Jens Lekman - I Know What Love Isn’t (2012)
There is a peculiar, metaphysical irony in the title of Jens Lekman’s latest album. In the most basic sense, I Know What Love Isn’t is an ironic title because it is an album that is thoroughly concerned with love. In truth, listening to this record over the past month has given me a fairly good sense of exactly what love is, along with the extensive desperation and hopelessness that comes when such a feeling reaches its end. But on a deeper level, calling this album “I Know What Love Isn’t” was an ironic move because this album simply, unequivocally, and unrelentingly begets love. Much like Jens Lekman himself, I Know What Love Isn’t is almost ceaselessly lovable.
Indeed, this album owes much of its appeal to Lekman’s persona, as expressed in his writing and songcraft. The Swedish singer/songwriter has spent the majority of the past 12 years honing his abilities as one of indie pop’s greatest balancing acts. He’s an heir to the musical throne of Jonathan Richman, Morrissey, and Stephin Merritt, whose tremendously overbearing sadness is matched only by their penchant for sarcastic humor and irony. Much like his forebears, Lekman’s ability to balance these two qualities so dexterously makes him irresistible to me as both a songwriter and simply as an individual. I’m not sure whether I love him or his music more.
I Know What Love Isn’t is Lekman’s third and most coherent LP, although it is neither his most endearing nor his most ambitious. It is occasionally calm, though frequently charged, and full of rich but relatively smoothed-out instrumental arrangements, featuring light woodwinds and horns, strings, spanish guitar, and drums, along with Lekman’s airy baritone vocals. Lekman himself calls it a breakup record, which is appropriate, although the album is not entirely the sullen mopefest that most records bearing the ‘breakup’ tag tend to be. Instead, it is a thorough and extensive analysis of the end of a very specific and personal relationship, expressed in a variety of musical styles through Lekman’s trademark storytelling lyrics. In the breezy 38 minute runtime, Lekman hits all the necessary marks, from nostalgic sentimentalizing (“Erica America”) to lonely pining (“I Want A Pair Of Cowboy Boots”), denial (“Some Dandruff On Your Shoulder”) and eventually acceptance. “She Just Don’t Want To Be With You Anymore” and “Every Little Hair Knows Your Name” deal particularly heavily in the latter.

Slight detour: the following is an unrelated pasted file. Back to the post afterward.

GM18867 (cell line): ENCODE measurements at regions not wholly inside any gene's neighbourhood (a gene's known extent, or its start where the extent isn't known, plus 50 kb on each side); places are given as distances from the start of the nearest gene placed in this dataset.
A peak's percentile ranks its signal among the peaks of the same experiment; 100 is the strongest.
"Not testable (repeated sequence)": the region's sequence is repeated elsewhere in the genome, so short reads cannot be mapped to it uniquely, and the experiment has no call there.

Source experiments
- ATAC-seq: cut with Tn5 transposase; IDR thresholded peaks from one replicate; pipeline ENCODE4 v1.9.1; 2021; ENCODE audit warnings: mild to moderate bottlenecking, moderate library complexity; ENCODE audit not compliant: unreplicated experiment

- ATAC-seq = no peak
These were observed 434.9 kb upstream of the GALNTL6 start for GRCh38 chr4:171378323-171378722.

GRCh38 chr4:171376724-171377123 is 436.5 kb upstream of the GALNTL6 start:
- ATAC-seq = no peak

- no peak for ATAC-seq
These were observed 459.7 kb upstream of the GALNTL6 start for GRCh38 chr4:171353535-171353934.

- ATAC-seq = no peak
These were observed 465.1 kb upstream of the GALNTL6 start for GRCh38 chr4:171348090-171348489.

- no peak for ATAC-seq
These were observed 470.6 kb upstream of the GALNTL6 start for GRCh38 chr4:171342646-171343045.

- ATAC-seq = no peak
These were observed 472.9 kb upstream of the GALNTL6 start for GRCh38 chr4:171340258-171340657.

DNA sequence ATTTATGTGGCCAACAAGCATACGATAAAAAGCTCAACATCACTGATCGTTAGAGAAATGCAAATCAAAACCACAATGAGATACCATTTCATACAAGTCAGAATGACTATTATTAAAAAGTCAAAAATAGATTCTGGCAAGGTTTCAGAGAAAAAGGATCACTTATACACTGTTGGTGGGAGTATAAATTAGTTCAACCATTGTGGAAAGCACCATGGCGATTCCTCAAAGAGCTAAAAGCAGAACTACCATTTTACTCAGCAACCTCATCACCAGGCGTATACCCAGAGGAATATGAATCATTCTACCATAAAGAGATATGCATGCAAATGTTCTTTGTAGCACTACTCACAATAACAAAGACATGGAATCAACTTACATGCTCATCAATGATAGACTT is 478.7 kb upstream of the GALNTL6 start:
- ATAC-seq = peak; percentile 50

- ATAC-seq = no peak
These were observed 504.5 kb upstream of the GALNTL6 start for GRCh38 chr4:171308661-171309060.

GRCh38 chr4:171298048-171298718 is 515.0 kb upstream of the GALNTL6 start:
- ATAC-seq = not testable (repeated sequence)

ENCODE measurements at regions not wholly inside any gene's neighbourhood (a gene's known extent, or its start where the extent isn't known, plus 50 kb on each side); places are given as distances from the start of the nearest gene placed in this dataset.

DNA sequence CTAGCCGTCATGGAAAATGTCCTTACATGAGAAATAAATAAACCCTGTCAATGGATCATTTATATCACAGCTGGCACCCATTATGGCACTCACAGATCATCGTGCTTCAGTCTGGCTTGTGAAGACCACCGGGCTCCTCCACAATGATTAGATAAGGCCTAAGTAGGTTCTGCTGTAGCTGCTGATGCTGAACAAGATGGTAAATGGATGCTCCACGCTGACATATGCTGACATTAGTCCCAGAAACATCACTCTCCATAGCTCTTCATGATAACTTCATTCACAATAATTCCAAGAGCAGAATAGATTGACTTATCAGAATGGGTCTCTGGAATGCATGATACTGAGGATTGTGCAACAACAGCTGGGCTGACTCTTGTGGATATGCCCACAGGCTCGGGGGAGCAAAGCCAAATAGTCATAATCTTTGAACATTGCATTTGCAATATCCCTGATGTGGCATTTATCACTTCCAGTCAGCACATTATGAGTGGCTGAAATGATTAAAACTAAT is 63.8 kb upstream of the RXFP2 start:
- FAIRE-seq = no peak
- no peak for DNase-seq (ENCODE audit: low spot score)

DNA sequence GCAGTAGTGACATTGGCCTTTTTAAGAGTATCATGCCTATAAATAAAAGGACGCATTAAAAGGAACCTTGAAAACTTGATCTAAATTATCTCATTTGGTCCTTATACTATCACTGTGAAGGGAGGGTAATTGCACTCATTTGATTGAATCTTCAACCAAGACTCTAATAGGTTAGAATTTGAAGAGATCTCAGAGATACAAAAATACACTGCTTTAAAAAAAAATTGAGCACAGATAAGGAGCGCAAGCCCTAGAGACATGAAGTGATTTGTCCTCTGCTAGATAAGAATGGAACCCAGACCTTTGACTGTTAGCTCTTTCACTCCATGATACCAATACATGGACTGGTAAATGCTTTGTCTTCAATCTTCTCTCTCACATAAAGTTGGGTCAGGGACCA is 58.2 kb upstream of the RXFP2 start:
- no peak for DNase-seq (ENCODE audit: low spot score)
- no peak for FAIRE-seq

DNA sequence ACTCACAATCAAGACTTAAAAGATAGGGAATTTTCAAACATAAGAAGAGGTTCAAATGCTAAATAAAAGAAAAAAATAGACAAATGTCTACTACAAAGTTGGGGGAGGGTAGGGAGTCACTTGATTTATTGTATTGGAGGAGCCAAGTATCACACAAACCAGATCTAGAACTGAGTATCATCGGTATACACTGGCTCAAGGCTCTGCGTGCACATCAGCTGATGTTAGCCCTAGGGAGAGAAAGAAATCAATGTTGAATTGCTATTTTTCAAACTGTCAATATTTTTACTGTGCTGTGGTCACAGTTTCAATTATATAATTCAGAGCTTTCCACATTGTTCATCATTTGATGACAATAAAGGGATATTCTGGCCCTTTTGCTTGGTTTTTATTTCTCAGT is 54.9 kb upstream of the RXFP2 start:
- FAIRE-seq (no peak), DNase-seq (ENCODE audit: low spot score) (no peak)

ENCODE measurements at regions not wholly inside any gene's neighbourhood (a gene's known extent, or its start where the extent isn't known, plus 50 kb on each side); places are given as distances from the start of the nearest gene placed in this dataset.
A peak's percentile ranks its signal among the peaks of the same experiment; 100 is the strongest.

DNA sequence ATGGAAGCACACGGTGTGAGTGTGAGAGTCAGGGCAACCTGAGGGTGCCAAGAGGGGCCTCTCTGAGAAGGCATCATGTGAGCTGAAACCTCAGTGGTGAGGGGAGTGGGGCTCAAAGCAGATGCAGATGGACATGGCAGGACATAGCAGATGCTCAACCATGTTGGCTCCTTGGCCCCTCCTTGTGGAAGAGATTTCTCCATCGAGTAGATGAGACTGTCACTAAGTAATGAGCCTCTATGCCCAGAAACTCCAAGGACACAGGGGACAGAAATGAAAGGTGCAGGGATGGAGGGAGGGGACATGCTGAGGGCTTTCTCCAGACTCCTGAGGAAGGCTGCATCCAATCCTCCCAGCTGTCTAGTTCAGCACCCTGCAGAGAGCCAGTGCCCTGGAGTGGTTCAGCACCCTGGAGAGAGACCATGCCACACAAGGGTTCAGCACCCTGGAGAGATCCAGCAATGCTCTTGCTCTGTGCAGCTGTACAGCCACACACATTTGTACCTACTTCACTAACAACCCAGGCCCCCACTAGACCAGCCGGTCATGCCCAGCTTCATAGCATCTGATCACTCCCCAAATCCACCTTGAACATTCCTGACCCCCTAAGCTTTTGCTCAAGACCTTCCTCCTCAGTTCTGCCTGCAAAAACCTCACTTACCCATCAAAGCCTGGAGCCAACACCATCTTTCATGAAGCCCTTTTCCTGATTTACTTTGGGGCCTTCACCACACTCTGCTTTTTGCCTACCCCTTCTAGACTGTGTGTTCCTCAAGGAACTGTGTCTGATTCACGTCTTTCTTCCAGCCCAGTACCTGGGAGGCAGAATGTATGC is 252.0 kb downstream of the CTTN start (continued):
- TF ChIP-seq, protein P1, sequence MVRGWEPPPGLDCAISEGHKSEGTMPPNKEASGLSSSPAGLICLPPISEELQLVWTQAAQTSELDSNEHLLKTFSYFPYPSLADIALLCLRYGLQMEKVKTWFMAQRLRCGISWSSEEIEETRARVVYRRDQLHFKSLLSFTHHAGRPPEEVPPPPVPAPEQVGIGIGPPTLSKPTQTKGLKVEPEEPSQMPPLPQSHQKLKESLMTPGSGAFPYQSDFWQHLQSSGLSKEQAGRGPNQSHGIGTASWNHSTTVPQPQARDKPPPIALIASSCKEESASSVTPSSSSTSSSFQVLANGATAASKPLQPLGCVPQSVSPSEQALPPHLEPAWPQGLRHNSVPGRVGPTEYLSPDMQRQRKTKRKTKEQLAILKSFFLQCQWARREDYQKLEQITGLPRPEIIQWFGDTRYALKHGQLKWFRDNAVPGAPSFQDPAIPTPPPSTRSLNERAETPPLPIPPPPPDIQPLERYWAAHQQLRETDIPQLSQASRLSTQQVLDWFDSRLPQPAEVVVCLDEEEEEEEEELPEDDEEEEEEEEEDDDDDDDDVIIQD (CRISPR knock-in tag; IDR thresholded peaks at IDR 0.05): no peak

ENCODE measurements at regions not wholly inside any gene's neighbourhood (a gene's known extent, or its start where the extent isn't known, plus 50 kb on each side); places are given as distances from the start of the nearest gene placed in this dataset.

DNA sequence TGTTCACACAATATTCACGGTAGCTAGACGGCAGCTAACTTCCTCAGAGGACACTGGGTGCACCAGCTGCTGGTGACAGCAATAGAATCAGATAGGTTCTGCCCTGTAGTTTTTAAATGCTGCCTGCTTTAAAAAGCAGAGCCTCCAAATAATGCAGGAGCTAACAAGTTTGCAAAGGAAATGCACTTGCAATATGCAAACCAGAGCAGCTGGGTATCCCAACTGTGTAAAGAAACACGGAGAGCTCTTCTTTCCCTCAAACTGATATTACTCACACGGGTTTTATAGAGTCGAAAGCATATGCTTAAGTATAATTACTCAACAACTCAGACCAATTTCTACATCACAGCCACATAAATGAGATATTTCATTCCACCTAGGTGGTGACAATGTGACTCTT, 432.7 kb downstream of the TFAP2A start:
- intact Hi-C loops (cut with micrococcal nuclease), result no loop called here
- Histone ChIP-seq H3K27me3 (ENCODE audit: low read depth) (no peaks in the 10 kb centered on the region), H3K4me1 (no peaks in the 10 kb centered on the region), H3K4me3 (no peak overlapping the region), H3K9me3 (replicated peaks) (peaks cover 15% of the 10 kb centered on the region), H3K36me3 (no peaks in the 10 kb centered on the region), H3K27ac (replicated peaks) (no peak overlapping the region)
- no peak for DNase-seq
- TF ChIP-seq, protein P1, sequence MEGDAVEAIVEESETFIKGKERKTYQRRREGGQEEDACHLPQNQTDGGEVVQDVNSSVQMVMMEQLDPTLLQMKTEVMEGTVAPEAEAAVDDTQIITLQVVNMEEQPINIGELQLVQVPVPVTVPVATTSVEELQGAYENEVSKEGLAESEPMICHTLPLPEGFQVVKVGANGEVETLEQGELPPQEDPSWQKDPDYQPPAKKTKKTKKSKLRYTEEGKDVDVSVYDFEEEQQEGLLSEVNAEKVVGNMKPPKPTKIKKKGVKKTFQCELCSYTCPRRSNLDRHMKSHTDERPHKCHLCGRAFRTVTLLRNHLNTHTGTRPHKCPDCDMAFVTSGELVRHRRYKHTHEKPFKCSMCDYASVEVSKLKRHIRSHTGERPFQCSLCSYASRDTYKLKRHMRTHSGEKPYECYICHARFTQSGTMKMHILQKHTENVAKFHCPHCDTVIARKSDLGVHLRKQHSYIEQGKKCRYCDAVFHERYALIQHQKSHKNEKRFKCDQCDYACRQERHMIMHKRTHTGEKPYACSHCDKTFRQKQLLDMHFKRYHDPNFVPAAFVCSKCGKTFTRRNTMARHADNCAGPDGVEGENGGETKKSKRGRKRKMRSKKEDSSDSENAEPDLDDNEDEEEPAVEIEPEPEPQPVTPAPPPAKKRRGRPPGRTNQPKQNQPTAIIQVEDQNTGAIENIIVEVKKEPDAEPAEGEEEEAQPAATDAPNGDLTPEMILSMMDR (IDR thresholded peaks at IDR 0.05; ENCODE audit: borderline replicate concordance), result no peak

All of those songs are great, but what sets I Know What Love Isn’t apart lies beyond common breakup album tropes. Lekman’s goal may merely be self-validation, but what he accomplishes on this record is much bigger. In a recent video for Pitchfork, Lekman said that his favorite breakup records are those which acknowledge that “It’s shit now, and it’s going to suck even worse, but we’re in this together.” Amidst personal anecdotes and bouts of self-loathing, a feeling of understanding and togetherness is what this album brings. It calls upon the listener like a truly good friend, not to commiserate, but to get up and move on.
Although most of the touching, sad, and funny moments on the album occur when Lekman is in full on storytelling mode, such as when he describes his desire to marry his best friend in Melbourne “only for the citizenship” on the wonderfully jaunty title track, Lekman also occasionally deals in profundities. With the added padding of his storytelling as evidential support, Lekman’s profound statements — which often occupy the choruses of the songs on I Know What Love Isn’t — pack an exceptional punch. The album climaxes with the sweeping eighth track, “The End Of The World Is Bigger Than Love,” which begins as a desperate plea for explanation and ends with Lekman and a choir singing the song’s title as a life-affirming rallying cry. “A broken heart is not the end of the world,” he assures the listener and himself, “because the end of the world is bigger than love.” Although “The End Of The World” is exceptional, it is the previous track “The World Moves On” that bears the album’s most transcendent statement, and perhaps its central thesis. “The World Moves On” might be Lekman’s most ambitious singular piece to date: a 6-minute, guitar driven whirlwind of a song, in which he recounts heavy drinking, making out with a stranger, being assaulted, and trying to befriend an opossum all while the Australian bush fires raged in the summer of 2009. In the midst of all this chaos, Lekman finds something beautiful — not closure, but acceptance — about his doomed relationship. “You don’t get over a broken heart,” Lekman admits, “You just learn to carry it gracefully.”
With that line in mind, the rest of I Know What Love Isn’t feels like a learning process, in which the listener shadows Lekman as he learns to live with his broken heart. It’s unclear to what extent Lekman’s method of “graceful carrying” actually helps him cope — the acoustic closing track is so crushing in its solemn acceptance that I almost wonder if it worked at all — but when the guitars and strings shimmer and Lekman sings of the sun rising over Melbourne on “The World Moves On,” it’s hard not to believe in him.
I Know What Love Isn’t is out now on Secretly Canadian.